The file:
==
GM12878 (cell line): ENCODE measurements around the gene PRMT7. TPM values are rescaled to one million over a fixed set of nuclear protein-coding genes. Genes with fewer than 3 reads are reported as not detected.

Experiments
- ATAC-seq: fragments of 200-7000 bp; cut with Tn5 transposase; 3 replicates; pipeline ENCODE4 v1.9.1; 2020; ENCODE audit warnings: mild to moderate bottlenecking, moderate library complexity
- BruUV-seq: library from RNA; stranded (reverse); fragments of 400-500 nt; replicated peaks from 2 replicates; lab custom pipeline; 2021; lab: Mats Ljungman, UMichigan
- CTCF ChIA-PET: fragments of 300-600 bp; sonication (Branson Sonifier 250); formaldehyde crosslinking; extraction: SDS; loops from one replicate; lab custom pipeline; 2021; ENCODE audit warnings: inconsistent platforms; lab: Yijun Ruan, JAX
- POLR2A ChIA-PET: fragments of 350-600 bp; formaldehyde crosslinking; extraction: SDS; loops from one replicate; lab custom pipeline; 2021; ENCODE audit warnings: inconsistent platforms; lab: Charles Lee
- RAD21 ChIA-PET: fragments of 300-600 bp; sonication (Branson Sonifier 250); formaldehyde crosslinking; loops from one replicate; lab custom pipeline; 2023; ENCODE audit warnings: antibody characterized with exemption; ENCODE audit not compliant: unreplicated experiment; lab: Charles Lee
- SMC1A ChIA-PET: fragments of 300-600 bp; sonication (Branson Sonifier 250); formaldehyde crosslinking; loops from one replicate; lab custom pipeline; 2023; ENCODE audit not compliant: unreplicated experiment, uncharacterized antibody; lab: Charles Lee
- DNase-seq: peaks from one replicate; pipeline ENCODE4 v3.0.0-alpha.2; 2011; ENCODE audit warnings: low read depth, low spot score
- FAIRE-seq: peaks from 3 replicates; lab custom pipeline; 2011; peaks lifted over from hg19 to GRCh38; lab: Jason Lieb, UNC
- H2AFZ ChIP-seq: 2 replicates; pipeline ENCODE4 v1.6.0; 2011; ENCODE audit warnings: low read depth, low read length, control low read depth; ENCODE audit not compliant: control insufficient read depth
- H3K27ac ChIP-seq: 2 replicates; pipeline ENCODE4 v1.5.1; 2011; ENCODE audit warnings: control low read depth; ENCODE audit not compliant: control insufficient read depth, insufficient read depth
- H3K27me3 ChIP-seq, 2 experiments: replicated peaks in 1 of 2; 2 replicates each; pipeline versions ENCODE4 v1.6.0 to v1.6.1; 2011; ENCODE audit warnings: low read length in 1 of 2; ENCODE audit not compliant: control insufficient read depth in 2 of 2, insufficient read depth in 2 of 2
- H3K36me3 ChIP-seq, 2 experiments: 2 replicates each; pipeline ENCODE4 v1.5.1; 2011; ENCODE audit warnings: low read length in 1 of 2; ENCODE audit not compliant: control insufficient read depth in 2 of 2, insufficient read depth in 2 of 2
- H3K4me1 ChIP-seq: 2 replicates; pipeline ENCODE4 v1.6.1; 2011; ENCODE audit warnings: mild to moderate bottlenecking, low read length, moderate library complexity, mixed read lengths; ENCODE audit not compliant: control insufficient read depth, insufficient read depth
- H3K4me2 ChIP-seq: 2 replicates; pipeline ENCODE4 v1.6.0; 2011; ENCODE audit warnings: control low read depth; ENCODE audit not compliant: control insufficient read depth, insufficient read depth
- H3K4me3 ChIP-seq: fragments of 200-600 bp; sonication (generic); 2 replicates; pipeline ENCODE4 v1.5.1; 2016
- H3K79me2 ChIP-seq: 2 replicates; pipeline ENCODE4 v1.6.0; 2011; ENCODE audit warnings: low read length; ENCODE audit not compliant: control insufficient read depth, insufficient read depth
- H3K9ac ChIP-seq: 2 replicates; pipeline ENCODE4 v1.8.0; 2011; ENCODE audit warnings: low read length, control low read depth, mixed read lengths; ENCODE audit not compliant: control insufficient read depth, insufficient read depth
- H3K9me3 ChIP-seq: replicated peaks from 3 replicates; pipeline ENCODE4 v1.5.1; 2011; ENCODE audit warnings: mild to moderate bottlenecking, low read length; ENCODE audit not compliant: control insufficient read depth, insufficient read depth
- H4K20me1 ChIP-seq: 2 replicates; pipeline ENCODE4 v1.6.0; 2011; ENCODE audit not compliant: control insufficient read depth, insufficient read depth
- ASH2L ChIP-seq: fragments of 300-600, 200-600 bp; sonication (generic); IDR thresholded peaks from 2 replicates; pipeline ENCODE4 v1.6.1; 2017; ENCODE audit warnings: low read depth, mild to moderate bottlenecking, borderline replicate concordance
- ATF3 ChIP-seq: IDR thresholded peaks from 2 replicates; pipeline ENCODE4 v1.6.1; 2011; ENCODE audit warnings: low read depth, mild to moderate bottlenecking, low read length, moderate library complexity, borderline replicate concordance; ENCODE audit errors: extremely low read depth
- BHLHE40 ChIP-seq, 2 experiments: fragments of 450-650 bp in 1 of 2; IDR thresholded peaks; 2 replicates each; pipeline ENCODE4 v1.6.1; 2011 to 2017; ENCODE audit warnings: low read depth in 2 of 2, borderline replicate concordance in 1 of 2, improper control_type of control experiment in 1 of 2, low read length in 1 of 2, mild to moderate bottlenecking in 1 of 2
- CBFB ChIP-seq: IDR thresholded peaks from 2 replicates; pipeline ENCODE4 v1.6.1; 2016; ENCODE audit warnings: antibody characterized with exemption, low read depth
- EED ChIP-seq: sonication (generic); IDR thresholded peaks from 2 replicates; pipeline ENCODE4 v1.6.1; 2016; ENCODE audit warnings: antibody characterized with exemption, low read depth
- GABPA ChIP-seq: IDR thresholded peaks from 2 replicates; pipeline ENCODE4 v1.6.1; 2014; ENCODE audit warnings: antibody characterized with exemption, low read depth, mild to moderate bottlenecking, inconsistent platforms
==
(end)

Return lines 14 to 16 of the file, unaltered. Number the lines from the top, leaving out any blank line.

- H3K36me3 ChIP-seq, 2 experiments: 2 replicates each; pipeline ENCODE4 v1.5.1; 2011; ENCODE audit warnings: low read length in 1 of 2; ENCODE audit not compliant: control insufficient read depth in 2 of 2, insufficient read depth in 2 of 2
- H3K4me1 ChIP-seq: 2 replicates; pipeline ENCODE4 v1.6.1; 2011; ENCODE audit warnings: mild to moderate bottlenecking, low read length, moderate library complexity, mixed read lengths; ENCODE audit not compliant: control insufficient read depth, insufficient read depth
- H3K4me2 ChIP-seq: 2 replicates; pipeline ENCODE4 v1.6.0; 2011; ENCODE audit warnings: control low read depth; ENCODE audit not compliant: control insufficient read depth, insufficient read depth